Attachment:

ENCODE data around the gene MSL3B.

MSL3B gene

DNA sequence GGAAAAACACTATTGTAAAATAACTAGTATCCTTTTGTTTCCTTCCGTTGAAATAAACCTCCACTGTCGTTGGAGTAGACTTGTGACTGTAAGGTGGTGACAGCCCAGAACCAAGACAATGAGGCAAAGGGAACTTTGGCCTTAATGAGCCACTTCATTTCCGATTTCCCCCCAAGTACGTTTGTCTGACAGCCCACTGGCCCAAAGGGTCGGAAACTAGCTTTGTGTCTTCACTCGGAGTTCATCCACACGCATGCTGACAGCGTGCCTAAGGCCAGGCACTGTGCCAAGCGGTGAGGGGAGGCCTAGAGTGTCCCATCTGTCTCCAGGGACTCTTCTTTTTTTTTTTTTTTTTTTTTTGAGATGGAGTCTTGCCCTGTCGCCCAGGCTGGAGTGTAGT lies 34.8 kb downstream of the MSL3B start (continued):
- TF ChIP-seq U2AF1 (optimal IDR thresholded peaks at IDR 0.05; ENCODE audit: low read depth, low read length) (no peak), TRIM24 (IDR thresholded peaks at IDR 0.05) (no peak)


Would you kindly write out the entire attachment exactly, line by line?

ENCODE data around the gene MSL3B.

MSL3B gene

DNA sequence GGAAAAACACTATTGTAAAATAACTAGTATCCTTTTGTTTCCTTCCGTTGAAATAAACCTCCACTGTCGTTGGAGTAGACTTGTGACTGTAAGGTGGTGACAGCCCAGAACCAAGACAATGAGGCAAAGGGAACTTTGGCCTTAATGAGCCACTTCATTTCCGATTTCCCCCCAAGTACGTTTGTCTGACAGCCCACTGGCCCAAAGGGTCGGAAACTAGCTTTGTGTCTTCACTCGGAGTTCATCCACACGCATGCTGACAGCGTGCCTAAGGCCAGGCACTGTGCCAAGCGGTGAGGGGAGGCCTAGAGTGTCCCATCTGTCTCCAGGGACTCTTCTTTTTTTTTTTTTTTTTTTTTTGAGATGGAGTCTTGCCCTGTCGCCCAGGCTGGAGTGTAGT lies 34.8 kb downstream of the MSL3B start (continued):
- TF ChIP-seq U2AF1 (optimal IDR thresholded peaks at IDR 0.05; ENCODE audit: low read depth, low read length) (no peak), TRIM24 (IDR thresholded peaks at IDR 0.05) (no peak)